The Texas Rangers did indeed blast the Trojan Taco with a fire hose, but did not then go on to kill all the convicts and their hostages.  That was the rumor on the streets of San Antonio, that in order to get to Carrasco the Rangers had deliberately fired through the bodies of their hostages, killing two in the process.  However, an autopsy showed that Carrasco himself had shot one of the hostages, his accomplice another.  Both women, and I'll note their names here, as songs seldom get written about the victims.  Elizabeth Beseda, 57, a prison school teacher, and Judy Standley, 43, a librarian, both brave people who had volunteered to accompany their kidnapers into the armored car, which led to their deaths. Like a scorpion on fire, Carrasco lashed out at the closest living thing he could find when he knew he was going to die. He then committed suicide with his own gun.
Vuela vuela palomita
parate en aquel peñasco
anda avisa a San Antonio
que mataron a Carrasco
en la prision del estado
en compañia de otros 4

Fly little bird, fly
Fly away from this rock
Go to San Antonio
and tell of how they killed Carrasco
at the State Prison
in the company of four others.
Whether 150 songs were written about Fred Gomez Carraco as Steve Earle claims, I don't know.  But he is right that in as little as 24 hours, corridos about his death were appearing on San Antonio Spanish language radio stations and even in juke boxes around the city, as improbable as it seems that they could be written, recorded, and printed that quickly.

As Mr. D. has noted in another context, songs often act as cultural memes, especially in societies that don't have access to more usual ways of distributing news, and can spread like wildfire when needed. Corridos are like a good news story: the date and place of the event, characters' names, and quotations. "On an afternoon of March in the year of '48, the plague of blond rats began stealing without hesitation," goes one famous song, El Corrido de Mazapil which details the sufferings of Mexicans at the hands of "blond rats" during the Mexican- American War.

La Muerte de Fred Gomez Carrasco was written by Salome Gutierrez, a well-known figure in the San Antonio music scene: BMI Award Recipient, owner of the Del Bravo Record Shop in San Antonio since 19 and 67, songwriter, publisher, owner of the DLB label and who recorded and released La Muerte de Fred Gomez Carrasco literally the morning after.  The author of over 1,000 corridos, Gutierrez' wife woke him up at 2 a.m. to tell him of Carrasco's death.  He immediately wrote a corrido, taped it, and rushed it down to local station KEDA, which aired the corrido later that morning.

And some 35-odd years later La Muerte de Fred Gomez Carrasco would air again, on Theme Time Radio Hour. And now you know its story.

Print the legend.
Prision de Consdil mentada
guardianes y policias
aunque quisieran negarlo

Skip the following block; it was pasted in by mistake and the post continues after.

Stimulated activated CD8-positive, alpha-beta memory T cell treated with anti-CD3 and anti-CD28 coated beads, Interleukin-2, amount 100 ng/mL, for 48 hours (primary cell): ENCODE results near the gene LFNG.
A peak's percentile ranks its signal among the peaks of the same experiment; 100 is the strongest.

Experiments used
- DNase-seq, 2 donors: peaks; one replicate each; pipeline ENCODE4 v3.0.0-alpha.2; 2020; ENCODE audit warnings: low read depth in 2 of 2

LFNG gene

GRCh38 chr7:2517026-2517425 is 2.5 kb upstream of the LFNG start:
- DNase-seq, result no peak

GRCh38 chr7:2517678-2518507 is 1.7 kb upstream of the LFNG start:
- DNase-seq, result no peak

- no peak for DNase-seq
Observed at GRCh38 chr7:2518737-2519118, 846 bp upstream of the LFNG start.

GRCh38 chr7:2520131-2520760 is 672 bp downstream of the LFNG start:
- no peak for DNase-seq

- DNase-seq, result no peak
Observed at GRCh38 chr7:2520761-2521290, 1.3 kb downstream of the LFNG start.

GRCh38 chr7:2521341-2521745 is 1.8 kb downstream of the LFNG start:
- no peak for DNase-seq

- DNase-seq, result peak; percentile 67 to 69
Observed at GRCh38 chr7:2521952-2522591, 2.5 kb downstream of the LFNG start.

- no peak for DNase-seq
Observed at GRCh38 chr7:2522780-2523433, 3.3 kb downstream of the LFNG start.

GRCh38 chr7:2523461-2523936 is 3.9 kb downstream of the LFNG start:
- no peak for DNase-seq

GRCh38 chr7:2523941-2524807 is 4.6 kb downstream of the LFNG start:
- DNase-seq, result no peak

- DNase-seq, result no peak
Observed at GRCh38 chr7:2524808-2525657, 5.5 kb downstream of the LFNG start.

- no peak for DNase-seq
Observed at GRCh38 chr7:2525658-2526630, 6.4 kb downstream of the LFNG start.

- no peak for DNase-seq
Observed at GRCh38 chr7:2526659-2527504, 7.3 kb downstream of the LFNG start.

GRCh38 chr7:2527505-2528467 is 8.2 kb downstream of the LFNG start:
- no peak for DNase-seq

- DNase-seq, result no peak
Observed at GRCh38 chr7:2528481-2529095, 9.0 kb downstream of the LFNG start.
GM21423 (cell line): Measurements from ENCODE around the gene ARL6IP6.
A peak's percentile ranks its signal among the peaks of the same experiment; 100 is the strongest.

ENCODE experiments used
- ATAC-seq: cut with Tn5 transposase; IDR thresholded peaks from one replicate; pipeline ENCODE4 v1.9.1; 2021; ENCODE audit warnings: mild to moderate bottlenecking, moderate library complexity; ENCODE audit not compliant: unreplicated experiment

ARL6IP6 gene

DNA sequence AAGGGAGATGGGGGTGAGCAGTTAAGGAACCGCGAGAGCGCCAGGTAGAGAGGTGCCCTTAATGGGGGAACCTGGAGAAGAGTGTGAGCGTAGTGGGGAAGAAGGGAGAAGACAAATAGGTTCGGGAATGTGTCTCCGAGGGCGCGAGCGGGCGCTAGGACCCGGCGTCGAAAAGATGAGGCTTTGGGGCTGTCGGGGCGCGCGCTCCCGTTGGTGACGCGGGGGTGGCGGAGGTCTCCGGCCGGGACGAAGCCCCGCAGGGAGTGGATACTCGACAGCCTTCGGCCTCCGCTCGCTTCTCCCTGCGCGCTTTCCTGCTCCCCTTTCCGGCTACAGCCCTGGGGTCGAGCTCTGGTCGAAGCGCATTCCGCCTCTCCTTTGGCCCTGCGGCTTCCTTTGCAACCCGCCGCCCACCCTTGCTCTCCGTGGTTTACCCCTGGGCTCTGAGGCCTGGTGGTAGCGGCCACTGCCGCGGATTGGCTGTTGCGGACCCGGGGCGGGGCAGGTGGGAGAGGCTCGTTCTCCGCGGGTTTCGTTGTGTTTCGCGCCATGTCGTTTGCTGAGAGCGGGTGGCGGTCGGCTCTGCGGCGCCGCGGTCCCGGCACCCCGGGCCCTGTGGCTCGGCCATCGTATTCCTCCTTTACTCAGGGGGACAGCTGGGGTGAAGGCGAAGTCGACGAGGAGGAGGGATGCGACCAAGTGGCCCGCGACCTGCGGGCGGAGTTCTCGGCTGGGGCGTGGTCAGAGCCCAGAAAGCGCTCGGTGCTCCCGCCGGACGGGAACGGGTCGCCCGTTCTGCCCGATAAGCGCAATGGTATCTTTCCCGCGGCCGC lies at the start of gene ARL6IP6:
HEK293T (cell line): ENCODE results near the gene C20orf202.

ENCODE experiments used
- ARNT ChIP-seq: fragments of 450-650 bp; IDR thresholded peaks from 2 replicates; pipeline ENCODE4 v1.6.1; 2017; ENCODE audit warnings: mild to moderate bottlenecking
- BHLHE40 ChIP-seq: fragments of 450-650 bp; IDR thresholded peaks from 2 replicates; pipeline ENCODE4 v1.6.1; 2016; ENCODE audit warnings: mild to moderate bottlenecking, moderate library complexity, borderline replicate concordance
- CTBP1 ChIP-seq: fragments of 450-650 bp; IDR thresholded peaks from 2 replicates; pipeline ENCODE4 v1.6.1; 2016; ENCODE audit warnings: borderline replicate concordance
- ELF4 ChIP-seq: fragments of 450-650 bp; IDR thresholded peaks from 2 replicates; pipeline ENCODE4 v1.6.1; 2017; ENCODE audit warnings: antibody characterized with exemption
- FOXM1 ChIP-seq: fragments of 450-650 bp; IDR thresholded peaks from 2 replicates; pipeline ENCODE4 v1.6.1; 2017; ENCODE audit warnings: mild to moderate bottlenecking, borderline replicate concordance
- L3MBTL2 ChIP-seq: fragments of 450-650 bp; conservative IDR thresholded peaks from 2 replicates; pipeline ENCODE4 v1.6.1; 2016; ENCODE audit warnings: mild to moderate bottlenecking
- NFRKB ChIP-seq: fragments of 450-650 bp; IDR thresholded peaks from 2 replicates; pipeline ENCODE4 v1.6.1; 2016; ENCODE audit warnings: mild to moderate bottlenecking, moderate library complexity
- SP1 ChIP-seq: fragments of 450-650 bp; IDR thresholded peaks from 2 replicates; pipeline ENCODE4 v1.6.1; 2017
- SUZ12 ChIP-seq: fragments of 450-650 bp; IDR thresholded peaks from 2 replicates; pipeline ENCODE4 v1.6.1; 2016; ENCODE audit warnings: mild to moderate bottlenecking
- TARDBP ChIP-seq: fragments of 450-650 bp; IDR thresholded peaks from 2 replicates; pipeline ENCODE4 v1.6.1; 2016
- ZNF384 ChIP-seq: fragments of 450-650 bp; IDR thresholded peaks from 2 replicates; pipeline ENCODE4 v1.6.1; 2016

no olvidaran el mal rato
que les daria ese gallito
llamado Gomez Carrasco
The prison officials, guards, and police
although they wanted to forget it
could not deny the hard time
that fighting cock Gomez Carrasco
had given them!
* Thanks to the keen-eared Dreamtime fan who pointed out in the comments that in the context of the "Trojan Taco," Mr. D. was more likely saying "Greek" than "great."


Anonymous said...


Great post, you really know how to dig up the facts! This is definitely one of my favorites of yours. As much as you are most of the time right, I believe Bob says "Nothing less than a re-interpertation of one of the GREEK myths." in reference to the Trojan horse that Fred and the other inmates built.

Fred@Dreamtime said...

Thanks for the kind words, and the correction, DF. It certainly makes more sense in the context. I've corrected the post.



Anonymous said...

Keep up the good work hombre!

Anonymous said...

PS Where did you get the translation for the song?

Fred@Dreamtime said...
This comment has been removed by the author.
Fred@Dreamtime said...

I may be embarrassed :-) to say that I did the translation myself, DF. Between the fact that my Spanish is very rusty, and my translating skills could probably best be described as ah, "freehand," taking lots of poetic license, I wouldn't be surprised if I got the letter of the lyrics wrong, but hope I at least sustained the spirit.

Unknown said...

My neighbor while attending SWTSU and living in a cabin on the south bank of the Blanco near Wimberley in early `75 was Mark Standley, son of Judy the librarian killed by Fred. Perhaps for him, and others close to "those in the company" of Fred Carrasco on that fateful but deliberate day, Steve's ballad had been written for the wrong reasons and for those less deserving than the teacher and librarian hostages.

If truth lacks the elements needed for a song to be successful, then silence is the only honorable alternative.


Anonymous said...

There is a certain New York professor who believes Carrascos arrest and imprisonment has a lot to do with 'colonial' aggression and material resources?Nothing to do with 40+ murders,cop killings,and drug dealing then?